In response to my earlier querry about whether Vulgates
were used liturgically, and therefore subject to the same
"trashing" effect (i.e., they were just *used to death*) as 
liturgical/text books as Paul Chandler had suggested 
as a possible answer to my profound "Where did all the 
Vulgates go?" question, Elizabeth McLachlan wrote

<Many of the twelfth-century Great Bibles, such as the Winchester and Bury St.
<Edmunds Bibles, were apparently intended for reading in the monastic
refectory during meailtime:  they resided permanently on or near the lectern
provided for that purpose, and a number of them are "scored for reading",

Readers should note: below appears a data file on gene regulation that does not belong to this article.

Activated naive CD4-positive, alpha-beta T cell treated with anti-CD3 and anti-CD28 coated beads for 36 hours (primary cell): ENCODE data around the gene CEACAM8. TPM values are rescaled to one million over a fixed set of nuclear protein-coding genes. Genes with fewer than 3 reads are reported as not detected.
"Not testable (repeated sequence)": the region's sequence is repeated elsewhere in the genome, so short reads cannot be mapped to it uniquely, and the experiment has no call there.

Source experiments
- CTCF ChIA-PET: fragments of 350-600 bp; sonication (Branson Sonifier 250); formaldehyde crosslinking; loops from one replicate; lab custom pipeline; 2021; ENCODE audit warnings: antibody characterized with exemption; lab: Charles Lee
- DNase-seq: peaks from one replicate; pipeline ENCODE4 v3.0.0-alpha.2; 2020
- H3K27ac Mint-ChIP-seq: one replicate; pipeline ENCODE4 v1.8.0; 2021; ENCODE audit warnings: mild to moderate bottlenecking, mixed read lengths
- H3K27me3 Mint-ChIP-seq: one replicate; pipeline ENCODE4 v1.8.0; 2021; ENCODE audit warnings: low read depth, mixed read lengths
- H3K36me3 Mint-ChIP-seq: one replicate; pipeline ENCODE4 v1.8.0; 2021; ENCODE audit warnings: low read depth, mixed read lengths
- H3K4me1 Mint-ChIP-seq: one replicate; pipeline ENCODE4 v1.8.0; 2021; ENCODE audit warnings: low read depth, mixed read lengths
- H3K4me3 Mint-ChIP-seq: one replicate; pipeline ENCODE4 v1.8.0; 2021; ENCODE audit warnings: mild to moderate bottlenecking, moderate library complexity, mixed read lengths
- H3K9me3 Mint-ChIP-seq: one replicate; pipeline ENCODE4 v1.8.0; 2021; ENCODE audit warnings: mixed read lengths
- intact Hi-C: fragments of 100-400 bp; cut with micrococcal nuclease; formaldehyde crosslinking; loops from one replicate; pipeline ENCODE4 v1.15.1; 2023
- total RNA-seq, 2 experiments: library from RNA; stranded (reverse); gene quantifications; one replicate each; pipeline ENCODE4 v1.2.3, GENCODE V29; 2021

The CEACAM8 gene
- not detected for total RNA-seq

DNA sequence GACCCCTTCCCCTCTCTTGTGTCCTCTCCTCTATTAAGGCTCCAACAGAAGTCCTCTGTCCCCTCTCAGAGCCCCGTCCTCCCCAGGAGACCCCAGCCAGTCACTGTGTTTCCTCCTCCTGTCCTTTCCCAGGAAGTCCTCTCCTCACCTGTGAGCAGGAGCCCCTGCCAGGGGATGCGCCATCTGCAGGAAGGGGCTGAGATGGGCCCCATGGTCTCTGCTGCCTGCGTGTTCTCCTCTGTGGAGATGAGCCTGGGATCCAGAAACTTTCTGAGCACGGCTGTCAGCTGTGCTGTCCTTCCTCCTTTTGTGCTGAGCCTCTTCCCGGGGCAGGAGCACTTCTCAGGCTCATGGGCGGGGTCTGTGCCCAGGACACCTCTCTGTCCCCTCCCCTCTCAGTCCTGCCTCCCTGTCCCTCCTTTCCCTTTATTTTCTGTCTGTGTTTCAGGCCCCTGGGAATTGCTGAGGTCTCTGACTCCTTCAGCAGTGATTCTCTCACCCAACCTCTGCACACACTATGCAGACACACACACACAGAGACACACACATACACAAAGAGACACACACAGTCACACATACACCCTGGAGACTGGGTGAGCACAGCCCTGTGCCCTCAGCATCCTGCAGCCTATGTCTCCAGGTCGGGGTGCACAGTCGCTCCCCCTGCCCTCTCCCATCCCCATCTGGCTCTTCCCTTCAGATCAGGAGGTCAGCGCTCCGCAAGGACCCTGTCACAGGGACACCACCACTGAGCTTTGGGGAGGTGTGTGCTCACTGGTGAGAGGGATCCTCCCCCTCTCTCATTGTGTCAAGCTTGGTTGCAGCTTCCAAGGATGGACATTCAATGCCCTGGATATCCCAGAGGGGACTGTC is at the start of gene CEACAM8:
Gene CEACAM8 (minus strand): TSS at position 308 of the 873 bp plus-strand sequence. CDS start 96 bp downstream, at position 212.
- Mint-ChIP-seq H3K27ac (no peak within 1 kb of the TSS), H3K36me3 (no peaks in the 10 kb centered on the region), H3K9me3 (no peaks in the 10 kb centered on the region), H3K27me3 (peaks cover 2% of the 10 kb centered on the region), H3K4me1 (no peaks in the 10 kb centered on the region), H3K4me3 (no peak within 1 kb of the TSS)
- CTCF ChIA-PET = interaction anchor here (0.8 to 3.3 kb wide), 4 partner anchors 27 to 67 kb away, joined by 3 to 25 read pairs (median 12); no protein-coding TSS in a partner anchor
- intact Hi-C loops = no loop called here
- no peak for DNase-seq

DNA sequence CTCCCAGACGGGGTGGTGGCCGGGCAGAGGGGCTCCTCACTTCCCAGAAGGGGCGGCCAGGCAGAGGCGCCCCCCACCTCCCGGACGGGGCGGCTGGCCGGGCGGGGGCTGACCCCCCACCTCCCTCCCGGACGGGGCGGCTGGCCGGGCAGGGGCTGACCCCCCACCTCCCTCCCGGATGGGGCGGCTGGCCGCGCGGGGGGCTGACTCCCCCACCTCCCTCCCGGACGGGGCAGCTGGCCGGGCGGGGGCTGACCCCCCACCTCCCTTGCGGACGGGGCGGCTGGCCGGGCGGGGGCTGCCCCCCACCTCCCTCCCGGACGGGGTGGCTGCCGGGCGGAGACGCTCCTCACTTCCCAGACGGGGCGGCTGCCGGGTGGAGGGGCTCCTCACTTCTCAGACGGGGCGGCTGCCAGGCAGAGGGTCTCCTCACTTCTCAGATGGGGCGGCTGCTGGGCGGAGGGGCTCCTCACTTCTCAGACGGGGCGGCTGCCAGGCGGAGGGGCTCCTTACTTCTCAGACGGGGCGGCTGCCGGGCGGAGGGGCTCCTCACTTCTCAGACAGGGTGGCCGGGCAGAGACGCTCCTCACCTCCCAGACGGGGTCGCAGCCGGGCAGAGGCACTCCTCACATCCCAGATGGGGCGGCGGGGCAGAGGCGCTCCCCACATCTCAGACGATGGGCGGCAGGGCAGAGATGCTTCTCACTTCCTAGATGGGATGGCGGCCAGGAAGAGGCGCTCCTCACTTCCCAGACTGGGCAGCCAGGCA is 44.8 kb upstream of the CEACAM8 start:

with tonic accents on the emphasized syllables of difficult or unfamiliar
words, such as Hebrew names.  That use isn't really liturgical, of course,
but...Elizabeth McLachlan, Art History, Rutgers.>

Yes! Of course! There must have been a great and constant 
demand, at least during the boom years of new foundations.

But a parchment book in a hand binding was/is *considerably* more
durable [understatement] than a modern paper (I've seen some 19th-20th 
c. Vulgates that looked like they were printed on a kind of toilet paper), 
machine-bound one.

And anyway, I was speaking of modern printed Vulgates, in response
to the original quirry about where to get one (cheap).

I guess some people will do anything to get a discussion back to
the Middle Ages.

Thanks, Elizabeth.

Best from here,


Christopher Crockett
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